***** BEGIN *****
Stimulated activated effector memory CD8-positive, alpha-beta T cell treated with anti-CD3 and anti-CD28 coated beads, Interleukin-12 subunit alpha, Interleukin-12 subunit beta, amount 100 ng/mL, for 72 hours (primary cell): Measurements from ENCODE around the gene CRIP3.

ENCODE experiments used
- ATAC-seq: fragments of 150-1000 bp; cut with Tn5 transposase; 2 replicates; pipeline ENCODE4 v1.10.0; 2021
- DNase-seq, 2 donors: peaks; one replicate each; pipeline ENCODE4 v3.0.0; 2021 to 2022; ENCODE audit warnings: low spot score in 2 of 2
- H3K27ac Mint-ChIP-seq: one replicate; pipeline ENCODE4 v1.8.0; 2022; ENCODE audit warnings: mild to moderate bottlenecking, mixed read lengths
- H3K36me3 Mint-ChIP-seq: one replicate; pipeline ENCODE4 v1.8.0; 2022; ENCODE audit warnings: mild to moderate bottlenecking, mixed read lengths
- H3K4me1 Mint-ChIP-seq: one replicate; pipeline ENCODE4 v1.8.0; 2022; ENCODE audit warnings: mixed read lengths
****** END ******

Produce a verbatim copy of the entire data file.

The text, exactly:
Stimulated activated effector memory CD8-positive, alpha-beta T cell treated with anti-CD3 and anti-CD28 coated beads, Interleukin-12 subunit alpha, Interleukin-12 subunit beta, amount 100 ng/mL, for 72 hours (primary cell): Measurements from ENCODE around the gene CRIP3.

ENCODE experiments used
- ATAC-seq: fragments of 150-1000 bp; cut with Tn5 transposase; 2 replicates; pipeline ENCODE4 v1.10.0; 2021
- DNase-seq, 2 donors: peaks; one replicate each; pipeline ENCODE4 v3.0.0; 2021 to 2022; ENCODE audit warnings: low spot score in 2 of 2
- H3K27ac Mint-ChIP-seq: one replicate; pipeline ENCODE4 v1.8.0; 2022; ENCODE audit warnings: mild to moderate bottlenecking, mixed read lengths
- H3K36me3 Mint-ChIP-seq: one replicate; pipeline ENCODE4 v1.8.0; 2022; ENCODE audit warnings: mild to moderate bottlenecking, mixed read lengths
- H3K4me1 Mint-ChIP-seq: one replicate; pipeline ENCODE4 v1.8.0; 2022; ENCODE audit warnings: mixed read lengths